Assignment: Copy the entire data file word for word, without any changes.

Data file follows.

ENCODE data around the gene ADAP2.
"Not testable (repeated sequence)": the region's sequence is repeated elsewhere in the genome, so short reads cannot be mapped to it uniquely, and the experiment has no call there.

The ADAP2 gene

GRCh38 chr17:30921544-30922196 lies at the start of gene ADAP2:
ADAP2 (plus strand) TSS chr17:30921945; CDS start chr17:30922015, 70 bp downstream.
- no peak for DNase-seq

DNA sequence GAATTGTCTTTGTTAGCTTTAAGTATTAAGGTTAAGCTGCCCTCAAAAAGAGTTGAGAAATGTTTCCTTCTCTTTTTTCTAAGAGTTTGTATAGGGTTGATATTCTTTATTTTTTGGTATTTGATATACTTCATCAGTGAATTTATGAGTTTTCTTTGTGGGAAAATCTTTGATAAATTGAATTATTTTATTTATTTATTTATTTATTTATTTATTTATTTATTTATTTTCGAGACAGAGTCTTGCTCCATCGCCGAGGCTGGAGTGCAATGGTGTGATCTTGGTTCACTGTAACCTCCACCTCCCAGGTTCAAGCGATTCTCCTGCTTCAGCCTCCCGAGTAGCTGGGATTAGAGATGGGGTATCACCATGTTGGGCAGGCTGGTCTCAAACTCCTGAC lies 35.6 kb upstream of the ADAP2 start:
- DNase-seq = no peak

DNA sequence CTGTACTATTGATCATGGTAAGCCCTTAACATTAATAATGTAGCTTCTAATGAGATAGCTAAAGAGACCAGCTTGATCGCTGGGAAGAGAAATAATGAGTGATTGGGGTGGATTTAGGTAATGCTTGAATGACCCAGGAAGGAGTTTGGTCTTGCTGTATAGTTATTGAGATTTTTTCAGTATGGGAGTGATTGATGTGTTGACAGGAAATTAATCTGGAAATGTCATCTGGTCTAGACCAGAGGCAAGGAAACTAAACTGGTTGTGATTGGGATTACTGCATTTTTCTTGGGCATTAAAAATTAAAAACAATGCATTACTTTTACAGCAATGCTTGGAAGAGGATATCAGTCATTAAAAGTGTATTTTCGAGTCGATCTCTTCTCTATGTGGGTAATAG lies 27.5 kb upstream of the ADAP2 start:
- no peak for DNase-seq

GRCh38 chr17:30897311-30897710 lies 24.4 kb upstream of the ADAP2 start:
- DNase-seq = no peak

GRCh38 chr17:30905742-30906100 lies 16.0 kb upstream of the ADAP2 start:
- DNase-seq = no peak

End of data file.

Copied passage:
ENCODE data around the gene ADAP2.
"Not testable (repeated sequence)": the region's sequence is repeated elsewhere in the genome, so short reads cannot be mapped to it uniquely, and the experiment has no call there.

The ADAP2 gene

GRCh38 chr17:30921544-30922196 lies at the start of gene ADAP2:
ADAP2 (plus strand) TSS chr17:30921945; CDS start chr17:30922015, 70 bp downstream.
- no peak for DNase-seq

DNA sequence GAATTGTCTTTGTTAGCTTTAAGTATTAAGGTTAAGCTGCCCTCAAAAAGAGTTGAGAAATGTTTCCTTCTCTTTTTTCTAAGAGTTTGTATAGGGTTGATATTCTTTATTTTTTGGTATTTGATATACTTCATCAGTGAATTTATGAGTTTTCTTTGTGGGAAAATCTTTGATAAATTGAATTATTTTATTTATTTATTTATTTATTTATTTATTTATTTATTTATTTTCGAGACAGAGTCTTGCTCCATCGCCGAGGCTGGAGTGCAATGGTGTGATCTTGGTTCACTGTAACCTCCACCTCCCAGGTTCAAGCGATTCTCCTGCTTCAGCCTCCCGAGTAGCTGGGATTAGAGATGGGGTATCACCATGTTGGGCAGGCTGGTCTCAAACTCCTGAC lies 35.6 kb upstream of the ADAP2 start:
- DNase-seq = no peak

DNA sequence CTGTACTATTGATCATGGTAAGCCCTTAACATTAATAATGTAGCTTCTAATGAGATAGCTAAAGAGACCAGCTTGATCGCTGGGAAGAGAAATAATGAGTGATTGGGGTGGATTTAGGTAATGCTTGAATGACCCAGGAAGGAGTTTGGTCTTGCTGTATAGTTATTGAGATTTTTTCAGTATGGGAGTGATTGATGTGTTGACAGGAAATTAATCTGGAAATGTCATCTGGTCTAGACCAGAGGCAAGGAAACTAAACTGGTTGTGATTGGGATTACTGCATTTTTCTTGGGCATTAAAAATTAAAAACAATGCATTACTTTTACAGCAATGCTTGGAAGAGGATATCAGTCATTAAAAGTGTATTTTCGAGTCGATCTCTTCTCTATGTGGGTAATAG lies 27.5 kb upstream of the ADAP2 start:
- no peak for DNase-seq

GRCh38 chr17:30897311-30897710 lies 24.4 kb upstream of the ADAP2 start:
- DNase-seq = no peak

GRCh38 chr17:30905742-30906100 lies 16.0 kb upstream of the ADAP2 start:
- DNase-seq = no peak